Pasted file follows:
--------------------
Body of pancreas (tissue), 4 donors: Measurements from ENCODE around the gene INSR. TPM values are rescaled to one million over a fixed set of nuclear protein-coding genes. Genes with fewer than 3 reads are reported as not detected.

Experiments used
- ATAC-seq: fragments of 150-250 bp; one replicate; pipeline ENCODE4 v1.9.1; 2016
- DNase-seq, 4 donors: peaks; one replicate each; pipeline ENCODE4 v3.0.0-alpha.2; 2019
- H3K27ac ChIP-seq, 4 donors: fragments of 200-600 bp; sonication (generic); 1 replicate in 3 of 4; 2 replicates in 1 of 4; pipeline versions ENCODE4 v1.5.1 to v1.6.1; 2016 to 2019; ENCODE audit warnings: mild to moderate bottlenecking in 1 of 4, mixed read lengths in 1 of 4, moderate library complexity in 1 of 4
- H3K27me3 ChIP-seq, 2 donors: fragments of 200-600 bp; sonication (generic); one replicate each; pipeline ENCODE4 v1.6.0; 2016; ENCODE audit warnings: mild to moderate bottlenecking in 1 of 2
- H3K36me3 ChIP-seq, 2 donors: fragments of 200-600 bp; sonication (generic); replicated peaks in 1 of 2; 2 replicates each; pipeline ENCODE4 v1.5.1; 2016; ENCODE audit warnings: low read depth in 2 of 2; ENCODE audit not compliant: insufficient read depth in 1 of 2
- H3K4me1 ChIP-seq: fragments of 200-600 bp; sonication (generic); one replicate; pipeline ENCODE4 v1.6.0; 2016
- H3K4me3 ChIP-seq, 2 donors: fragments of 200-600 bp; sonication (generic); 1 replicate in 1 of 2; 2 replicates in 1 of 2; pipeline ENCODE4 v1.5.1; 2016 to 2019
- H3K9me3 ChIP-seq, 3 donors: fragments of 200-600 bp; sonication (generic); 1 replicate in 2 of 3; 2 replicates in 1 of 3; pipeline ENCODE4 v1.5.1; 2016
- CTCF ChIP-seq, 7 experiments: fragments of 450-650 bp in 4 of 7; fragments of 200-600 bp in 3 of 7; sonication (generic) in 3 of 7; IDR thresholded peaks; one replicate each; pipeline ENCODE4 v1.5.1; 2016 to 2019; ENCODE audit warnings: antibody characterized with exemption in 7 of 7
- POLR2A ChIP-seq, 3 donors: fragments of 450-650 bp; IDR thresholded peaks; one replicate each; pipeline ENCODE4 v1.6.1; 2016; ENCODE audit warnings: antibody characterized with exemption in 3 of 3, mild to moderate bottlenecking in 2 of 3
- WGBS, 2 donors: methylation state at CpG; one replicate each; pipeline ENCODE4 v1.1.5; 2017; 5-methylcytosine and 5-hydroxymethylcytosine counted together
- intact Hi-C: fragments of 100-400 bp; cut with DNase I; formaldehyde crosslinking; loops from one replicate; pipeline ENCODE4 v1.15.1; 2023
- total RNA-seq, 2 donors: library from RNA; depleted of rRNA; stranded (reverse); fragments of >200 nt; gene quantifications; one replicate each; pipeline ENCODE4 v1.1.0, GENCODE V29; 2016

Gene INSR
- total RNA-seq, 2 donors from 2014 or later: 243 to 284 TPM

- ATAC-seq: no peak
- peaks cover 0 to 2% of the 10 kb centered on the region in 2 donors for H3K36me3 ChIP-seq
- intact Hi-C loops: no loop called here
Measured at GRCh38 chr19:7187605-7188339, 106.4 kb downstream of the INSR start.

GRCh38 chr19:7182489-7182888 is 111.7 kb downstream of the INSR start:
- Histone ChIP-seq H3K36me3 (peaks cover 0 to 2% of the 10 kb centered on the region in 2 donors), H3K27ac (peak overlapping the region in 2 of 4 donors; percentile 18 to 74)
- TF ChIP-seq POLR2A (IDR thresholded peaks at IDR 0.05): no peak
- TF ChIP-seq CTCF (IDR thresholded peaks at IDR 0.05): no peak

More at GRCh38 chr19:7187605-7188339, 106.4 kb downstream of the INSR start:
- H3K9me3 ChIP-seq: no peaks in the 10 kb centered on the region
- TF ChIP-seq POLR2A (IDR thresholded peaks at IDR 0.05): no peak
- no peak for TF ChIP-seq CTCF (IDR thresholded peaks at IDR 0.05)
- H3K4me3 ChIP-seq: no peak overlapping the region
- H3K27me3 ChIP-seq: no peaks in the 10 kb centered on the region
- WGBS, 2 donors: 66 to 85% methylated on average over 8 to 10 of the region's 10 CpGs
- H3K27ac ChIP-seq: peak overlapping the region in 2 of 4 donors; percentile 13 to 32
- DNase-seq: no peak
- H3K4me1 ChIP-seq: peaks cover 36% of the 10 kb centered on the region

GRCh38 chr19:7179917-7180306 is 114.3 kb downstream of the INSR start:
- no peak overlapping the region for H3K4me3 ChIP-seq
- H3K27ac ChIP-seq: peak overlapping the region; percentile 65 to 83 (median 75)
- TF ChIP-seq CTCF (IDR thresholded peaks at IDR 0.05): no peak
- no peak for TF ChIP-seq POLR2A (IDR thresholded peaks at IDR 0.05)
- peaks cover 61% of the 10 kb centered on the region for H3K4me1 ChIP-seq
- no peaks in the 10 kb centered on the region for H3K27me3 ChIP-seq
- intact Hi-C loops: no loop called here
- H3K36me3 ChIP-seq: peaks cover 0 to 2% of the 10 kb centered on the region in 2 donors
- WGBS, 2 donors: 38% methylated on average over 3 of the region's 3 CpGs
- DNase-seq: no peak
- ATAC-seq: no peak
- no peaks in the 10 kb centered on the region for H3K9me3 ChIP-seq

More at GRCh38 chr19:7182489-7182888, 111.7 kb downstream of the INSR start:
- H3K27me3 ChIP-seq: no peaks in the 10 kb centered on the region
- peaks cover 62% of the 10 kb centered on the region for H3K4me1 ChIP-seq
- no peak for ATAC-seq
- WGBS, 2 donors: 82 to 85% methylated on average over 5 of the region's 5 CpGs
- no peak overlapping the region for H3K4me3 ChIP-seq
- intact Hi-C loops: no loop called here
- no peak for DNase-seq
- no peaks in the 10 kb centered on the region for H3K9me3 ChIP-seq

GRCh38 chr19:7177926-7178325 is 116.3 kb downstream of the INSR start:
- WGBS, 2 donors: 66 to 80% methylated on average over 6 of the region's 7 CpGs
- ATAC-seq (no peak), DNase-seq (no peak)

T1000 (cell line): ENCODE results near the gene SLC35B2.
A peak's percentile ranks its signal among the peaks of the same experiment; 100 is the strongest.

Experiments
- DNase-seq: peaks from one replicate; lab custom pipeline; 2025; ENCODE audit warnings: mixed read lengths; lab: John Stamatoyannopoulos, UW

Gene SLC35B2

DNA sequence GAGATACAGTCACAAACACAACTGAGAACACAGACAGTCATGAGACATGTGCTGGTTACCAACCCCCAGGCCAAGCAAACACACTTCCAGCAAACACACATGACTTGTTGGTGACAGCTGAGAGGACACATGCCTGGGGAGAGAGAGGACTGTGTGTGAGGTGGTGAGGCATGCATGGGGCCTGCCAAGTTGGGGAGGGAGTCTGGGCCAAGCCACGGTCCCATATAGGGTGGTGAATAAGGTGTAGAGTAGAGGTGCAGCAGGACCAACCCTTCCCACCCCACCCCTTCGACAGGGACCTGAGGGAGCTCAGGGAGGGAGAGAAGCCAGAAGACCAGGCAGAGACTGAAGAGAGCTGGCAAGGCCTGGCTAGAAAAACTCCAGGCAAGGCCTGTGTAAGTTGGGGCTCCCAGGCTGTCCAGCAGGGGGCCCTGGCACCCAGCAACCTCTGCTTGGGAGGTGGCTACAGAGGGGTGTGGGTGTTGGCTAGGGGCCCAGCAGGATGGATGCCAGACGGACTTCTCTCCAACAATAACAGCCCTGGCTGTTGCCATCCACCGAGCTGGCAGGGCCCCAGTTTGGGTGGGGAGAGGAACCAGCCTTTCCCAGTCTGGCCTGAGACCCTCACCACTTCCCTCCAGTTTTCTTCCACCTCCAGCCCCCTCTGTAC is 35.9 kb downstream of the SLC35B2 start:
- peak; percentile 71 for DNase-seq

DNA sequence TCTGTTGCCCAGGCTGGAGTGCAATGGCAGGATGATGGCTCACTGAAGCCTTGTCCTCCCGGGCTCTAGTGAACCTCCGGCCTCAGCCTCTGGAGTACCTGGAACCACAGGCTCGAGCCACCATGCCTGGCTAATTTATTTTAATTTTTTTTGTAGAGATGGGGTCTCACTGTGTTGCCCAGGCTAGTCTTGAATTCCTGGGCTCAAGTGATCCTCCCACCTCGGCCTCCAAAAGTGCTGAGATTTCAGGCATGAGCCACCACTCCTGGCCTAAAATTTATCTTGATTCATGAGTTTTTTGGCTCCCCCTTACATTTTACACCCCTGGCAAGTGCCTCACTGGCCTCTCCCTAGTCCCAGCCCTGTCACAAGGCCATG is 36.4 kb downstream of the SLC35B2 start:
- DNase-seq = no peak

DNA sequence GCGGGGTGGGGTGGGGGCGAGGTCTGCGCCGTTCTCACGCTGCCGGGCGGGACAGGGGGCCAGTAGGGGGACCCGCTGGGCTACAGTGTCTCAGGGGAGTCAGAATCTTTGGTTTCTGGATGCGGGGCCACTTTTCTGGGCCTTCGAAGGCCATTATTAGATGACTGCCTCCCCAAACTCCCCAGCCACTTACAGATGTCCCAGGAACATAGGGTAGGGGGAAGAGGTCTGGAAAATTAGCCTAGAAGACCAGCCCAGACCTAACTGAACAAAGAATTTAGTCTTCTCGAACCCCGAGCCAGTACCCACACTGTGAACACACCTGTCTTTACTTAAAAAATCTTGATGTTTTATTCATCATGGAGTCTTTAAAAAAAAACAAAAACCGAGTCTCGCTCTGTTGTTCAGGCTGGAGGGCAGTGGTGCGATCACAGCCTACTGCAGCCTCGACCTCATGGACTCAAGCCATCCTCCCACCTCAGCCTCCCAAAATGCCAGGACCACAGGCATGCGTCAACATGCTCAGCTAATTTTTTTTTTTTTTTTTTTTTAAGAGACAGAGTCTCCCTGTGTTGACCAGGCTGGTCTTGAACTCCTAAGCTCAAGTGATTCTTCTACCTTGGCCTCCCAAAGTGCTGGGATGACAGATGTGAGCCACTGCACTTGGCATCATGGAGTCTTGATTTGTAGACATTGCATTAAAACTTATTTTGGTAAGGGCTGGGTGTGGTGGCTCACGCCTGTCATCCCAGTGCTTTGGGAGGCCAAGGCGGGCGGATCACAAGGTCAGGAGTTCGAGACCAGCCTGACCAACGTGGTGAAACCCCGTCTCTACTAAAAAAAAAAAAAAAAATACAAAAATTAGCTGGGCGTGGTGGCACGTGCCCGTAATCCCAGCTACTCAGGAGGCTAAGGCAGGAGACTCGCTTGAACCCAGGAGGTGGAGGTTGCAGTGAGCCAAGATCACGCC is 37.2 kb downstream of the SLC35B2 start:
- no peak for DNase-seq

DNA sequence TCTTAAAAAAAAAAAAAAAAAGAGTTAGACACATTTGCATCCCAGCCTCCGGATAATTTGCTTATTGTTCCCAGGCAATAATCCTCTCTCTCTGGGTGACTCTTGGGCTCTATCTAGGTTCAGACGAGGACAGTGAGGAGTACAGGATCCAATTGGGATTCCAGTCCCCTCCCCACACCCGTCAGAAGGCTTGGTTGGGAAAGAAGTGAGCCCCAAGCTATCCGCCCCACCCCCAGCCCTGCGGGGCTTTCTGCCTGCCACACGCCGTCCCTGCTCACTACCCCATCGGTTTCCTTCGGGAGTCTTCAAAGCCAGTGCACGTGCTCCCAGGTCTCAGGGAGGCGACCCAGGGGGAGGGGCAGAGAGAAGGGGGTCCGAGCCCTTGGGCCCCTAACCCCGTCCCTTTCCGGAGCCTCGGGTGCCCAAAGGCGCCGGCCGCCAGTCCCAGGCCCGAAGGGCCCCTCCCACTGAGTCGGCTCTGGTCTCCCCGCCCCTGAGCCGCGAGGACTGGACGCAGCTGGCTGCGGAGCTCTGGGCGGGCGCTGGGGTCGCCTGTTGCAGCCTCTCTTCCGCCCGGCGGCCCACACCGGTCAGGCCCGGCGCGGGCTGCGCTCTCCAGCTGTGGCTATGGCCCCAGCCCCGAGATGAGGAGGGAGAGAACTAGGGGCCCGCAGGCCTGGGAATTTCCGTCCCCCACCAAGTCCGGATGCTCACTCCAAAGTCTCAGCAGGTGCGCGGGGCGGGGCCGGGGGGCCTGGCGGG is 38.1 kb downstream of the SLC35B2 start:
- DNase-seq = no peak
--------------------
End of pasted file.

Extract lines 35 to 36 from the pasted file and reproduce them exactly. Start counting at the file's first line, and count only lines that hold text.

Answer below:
- H3K4me1 ChIP-seq: peaks cover 36% of the 10 kb centered on the region

GRCh38 chr19:7179917-7180306 is 114.3 kb downstream of the INSR start: